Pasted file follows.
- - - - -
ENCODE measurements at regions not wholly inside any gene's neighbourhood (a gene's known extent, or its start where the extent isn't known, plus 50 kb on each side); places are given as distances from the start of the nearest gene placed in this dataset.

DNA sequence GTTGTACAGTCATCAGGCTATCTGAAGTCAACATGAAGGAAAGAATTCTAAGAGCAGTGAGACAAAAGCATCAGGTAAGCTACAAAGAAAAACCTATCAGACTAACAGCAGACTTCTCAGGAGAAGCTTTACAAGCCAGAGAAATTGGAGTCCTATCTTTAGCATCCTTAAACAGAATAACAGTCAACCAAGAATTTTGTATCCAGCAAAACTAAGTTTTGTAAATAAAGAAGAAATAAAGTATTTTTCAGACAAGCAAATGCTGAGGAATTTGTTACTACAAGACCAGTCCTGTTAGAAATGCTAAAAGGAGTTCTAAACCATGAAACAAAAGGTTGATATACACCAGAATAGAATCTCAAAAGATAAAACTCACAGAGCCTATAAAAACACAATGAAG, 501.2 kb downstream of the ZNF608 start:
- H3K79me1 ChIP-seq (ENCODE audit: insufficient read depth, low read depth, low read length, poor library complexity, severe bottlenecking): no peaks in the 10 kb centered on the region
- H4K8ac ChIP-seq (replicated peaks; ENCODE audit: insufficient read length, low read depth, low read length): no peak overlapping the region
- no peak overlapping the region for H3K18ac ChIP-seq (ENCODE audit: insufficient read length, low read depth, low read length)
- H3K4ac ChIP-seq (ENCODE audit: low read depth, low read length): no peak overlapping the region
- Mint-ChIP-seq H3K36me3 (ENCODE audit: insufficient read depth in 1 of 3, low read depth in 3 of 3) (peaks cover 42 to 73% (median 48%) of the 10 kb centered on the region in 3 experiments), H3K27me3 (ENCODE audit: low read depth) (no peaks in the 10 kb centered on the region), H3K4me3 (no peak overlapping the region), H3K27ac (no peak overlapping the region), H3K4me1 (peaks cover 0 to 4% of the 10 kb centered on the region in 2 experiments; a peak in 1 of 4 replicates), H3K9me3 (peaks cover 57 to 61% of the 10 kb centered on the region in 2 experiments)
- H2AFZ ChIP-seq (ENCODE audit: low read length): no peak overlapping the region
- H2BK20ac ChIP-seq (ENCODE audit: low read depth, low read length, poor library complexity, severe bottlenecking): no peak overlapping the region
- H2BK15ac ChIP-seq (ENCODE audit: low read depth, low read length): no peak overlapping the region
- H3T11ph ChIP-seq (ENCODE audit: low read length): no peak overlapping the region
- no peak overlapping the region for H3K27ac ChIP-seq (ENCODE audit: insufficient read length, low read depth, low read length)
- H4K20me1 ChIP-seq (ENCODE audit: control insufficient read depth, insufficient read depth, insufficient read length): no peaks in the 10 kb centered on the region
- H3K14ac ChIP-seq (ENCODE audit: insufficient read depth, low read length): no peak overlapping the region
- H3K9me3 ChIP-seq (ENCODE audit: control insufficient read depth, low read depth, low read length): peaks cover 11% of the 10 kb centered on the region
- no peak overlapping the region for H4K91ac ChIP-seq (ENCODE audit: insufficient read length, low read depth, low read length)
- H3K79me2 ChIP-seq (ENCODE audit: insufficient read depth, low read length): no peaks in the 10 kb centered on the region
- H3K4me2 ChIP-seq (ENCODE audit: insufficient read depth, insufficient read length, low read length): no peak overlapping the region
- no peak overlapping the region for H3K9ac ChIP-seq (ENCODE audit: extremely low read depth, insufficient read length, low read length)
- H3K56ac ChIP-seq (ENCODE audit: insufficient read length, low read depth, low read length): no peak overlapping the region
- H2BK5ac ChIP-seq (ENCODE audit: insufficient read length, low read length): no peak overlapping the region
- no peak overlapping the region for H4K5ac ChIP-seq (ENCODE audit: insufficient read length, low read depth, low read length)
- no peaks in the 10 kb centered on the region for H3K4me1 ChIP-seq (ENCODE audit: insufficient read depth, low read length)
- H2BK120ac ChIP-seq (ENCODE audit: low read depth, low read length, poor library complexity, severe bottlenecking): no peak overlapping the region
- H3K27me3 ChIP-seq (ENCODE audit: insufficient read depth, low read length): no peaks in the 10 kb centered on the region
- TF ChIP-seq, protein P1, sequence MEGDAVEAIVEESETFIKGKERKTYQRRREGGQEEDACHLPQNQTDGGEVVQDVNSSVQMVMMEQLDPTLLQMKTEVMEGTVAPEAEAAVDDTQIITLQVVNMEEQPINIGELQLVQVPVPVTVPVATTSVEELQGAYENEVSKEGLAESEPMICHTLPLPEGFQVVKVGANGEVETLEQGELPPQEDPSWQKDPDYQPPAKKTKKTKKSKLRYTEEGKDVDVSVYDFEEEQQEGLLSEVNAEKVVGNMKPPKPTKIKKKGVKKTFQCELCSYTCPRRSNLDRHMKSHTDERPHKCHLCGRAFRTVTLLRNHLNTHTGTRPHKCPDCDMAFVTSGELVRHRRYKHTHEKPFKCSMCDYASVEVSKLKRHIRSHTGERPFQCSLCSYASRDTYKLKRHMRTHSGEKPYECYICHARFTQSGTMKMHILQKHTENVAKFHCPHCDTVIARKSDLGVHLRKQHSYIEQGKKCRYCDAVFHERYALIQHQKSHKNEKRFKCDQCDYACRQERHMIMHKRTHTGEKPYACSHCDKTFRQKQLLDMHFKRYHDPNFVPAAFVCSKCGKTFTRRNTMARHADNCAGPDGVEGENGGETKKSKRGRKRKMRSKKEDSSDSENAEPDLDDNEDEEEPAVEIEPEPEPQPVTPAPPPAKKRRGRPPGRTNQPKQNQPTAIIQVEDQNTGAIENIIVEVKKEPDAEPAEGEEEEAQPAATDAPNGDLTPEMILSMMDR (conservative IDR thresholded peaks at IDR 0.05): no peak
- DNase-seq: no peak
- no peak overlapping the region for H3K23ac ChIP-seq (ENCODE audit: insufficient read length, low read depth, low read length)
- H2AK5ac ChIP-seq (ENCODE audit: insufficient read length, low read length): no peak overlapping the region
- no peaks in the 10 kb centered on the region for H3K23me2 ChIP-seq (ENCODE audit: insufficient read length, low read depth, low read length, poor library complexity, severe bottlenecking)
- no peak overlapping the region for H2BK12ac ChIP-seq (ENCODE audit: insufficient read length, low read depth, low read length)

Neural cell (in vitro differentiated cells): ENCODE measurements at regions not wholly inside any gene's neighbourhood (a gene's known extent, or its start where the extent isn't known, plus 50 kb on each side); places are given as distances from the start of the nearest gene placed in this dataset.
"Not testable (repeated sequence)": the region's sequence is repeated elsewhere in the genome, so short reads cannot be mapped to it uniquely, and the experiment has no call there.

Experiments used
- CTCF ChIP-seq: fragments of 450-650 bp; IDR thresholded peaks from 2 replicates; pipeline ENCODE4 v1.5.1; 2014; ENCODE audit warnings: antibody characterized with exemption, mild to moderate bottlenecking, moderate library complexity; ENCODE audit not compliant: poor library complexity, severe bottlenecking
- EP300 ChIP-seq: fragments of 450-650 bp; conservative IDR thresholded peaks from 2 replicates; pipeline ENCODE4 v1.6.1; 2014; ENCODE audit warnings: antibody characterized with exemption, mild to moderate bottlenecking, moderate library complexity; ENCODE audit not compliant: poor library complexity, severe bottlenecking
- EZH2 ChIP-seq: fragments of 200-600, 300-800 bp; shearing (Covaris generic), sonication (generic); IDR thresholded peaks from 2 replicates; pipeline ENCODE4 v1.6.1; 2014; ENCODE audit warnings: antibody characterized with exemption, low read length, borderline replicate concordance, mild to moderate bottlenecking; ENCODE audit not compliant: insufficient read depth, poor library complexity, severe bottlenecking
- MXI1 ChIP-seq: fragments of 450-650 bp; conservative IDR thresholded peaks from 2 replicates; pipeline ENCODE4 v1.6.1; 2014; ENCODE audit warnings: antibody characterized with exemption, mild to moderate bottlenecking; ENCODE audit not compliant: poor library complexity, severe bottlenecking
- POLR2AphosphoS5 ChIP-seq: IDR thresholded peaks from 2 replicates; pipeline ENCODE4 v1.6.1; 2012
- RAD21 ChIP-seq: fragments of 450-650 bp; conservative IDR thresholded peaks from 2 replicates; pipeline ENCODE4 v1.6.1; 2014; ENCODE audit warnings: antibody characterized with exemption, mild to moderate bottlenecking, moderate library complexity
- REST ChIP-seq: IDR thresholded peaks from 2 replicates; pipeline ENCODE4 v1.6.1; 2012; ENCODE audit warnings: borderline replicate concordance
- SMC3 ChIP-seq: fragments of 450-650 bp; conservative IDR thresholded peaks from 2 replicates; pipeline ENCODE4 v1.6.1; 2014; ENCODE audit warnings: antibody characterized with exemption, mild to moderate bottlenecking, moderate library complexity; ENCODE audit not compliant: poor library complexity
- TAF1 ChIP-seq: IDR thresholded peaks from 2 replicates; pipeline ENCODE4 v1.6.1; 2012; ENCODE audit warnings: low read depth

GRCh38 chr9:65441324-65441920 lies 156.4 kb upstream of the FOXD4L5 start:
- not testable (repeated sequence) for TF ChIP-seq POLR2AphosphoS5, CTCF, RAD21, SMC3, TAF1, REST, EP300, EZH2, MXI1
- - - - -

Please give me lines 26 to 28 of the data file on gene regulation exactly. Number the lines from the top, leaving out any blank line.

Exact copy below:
- TF ChIP-seq, protein P1, sequence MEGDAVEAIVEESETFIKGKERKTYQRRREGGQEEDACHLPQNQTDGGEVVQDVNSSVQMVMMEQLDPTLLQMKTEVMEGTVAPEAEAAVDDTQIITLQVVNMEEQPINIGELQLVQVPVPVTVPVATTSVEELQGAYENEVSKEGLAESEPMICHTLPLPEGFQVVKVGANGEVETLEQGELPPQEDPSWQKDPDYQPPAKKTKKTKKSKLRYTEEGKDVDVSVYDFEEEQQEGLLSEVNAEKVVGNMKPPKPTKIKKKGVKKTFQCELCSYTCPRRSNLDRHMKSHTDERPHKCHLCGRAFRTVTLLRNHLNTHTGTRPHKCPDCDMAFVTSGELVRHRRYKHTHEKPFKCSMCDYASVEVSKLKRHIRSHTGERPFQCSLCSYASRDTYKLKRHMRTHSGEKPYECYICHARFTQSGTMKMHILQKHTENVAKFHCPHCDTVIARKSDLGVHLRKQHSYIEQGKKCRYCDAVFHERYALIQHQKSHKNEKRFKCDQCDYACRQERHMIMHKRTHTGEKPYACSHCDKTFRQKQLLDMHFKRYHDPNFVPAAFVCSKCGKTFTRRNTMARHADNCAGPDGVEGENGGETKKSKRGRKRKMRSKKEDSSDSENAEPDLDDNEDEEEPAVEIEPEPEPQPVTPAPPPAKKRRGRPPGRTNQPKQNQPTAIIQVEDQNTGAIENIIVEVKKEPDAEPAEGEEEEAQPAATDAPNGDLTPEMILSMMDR (conservative IDR thresholded peaks at IDR 0.05): no peak
- DNase-seq: no peak
- no peak overlapping the region for H3K23ac ChIP-seq (ENCODE audit: insufficient read length, low read depth, low read length)